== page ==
As NPR reported this week, "rape kits give evidence to victims' stories." Law enforcement must count, track and test the kits in their evidence rooms—they must believe and honor survivors' decisions to participate in the criminal justice process.
WSVN reports that the Hollywood, FL PD has uncovered a backlog of 94 untested rape kits in their storage facilities dating back to at least 2005.
Here in the United States, which came first: A victim-blaming rape culture, or a police force that doesn’t take sexual assault cases seriously?
Last week, Memphis Police Director Toney Armstrong announced that the agency has more than 12,000 untested rape kits sitting in storage facilities—about 4,000 more than previously reported—and that it will take more than $4 million to process them all.
At the 2013 National Sexual Assault Conference, Joyful Heart presented a workshop on our research on victim notification and the rape kit backlog, defining victim notification and current practices across the country and walking the audience through the many decisions jurisdictions face when notifying survivors that their rape kits were part of a backlog. They were joined by a panel of experts who have direct experience with notification: Detective James Blocker of the LA Police Department (LAPD), Robert Taylor, Assistant Director of the LA Sheriff's Department (LASD) Crime Lab, and Anne Kinetra, an investigator with the Wayne County Prosecutor's Office.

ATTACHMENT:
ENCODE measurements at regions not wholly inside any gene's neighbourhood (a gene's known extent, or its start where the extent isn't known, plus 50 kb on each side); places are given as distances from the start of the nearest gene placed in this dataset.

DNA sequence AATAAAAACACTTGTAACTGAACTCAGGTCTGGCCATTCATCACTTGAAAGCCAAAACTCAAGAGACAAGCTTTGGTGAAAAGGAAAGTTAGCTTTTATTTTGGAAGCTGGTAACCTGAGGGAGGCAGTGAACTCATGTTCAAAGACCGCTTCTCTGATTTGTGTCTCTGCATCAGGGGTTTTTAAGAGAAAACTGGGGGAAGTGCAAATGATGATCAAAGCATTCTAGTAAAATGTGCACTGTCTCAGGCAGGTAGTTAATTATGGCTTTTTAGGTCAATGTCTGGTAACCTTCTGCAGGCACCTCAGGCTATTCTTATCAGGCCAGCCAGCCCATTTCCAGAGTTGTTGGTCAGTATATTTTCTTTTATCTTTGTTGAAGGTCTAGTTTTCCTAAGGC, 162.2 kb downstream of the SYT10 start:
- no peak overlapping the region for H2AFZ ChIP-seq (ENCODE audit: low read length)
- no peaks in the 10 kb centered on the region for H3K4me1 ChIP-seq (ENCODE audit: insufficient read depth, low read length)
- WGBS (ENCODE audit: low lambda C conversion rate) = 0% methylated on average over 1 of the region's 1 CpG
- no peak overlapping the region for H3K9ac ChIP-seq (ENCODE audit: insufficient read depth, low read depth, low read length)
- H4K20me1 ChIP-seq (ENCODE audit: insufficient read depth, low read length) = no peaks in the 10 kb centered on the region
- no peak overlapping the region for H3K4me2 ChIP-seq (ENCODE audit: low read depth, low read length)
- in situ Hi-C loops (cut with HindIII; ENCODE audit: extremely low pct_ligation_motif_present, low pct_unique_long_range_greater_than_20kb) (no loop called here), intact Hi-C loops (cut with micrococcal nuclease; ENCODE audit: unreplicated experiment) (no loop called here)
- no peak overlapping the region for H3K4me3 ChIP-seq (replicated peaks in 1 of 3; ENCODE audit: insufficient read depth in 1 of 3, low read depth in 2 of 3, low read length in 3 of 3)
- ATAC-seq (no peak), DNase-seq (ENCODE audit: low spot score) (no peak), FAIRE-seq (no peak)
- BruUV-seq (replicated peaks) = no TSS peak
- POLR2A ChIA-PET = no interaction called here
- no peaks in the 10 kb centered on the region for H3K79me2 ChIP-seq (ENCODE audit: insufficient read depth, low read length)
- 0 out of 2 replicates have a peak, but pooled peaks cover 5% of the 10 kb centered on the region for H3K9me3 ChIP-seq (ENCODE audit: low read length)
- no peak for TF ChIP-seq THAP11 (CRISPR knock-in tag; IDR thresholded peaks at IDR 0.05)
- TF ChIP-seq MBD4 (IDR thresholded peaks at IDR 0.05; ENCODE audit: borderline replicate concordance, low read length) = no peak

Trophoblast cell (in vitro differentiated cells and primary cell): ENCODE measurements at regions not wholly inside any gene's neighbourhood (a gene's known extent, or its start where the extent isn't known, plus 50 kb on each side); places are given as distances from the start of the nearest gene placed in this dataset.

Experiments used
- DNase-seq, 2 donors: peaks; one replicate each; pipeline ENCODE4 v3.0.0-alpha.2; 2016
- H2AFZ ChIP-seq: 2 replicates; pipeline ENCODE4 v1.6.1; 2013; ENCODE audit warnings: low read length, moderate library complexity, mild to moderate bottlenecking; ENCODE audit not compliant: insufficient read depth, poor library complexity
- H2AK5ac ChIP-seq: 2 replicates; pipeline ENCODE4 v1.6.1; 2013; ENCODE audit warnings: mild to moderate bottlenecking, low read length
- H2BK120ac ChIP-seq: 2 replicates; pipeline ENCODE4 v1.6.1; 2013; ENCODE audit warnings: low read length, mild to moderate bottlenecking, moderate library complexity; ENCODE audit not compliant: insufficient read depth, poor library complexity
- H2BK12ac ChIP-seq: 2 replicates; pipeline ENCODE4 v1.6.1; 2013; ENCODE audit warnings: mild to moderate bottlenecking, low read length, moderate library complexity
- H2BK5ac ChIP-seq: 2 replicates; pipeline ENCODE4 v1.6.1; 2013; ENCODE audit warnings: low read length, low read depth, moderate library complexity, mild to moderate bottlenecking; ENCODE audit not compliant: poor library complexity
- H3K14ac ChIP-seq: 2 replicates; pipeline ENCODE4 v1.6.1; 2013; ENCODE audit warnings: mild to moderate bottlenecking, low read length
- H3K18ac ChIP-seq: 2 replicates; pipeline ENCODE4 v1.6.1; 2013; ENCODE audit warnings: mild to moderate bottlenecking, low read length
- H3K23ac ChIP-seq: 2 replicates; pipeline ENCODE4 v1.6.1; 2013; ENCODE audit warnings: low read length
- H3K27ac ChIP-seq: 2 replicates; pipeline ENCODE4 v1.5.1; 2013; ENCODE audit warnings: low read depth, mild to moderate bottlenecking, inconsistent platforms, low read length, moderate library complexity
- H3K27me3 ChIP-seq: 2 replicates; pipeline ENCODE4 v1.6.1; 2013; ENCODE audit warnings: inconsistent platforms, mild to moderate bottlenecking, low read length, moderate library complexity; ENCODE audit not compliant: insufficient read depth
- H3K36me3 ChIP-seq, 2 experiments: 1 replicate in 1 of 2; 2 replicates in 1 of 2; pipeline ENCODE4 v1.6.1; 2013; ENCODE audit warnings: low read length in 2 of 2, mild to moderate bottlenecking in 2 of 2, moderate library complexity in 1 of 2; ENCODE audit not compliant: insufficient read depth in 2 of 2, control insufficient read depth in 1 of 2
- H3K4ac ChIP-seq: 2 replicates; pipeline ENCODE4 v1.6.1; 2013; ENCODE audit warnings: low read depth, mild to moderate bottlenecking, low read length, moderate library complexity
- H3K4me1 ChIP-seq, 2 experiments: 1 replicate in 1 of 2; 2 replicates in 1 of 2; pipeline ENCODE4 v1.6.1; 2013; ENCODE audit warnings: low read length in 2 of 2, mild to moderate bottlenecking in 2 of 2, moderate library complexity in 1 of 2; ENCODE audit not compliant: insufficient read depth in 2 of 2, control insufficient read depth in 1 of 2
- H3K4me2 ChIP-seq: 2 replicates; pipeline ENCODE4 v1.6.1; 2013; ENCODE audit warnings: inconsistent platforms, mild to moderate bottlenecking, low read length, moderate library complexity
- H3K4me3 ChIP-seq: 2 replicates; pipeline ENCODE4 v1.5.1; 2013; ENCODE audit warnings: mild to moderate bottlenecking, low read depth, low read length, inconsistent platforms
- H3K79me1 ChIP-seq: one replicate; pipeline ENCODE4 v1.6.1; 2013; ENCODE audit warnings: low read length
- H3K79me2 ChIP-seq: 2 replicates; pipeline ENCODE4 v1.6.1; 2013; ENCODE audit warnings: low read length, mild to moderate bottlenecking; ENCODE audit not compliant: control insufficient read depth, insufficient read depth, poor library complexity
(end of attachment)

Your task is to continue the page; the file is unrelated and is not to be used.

Last week in Aurora, Colorado, Police Chief Dan Oates announced that evidence from 48 different sexual assault cases was destroyed by mistake. The evidence, all from 2009 cases, had been destroyed during a six-month period beginning in January 2013.
The Phoenix Police Department has made significant changes to their protocols for testing DNA in rape cases after an ABC15 Investigation exposed thousands of Valley sex crimes had untested evidence.
The first two criminal indictments, formal statements charging a defendant with a crime, have been filed in Cuyahoga County, Ohio as a result of Attorney General Mike DeWine’s initiative to clear the state’s rape kit backlog, with many more expected to follow. As we shared recently, 53 law enforcement agencies from across Ohio have submitted 2,465 backlogged rape kits, more than 1,000 of which came from Cleveland. From approximately 600 kits tested so far, 90 DNA hits have resulted.
Ohio Attorney General Mike DeWine announced last Monday that a new unit at the state’s crime lab will handle backlogged rape kits. Four newly hired forensic scientists will staff the new unit and are expected to process 1,500 cases in their first year and double that amount in subsequent years.
After a decades-long campaign by women’s rights advocates, the FBI recently announced that it would revise the definition of rape in the Uniform Crime Report (UCR). Written more than 80 years ago, the current definition is problematic for several reasons.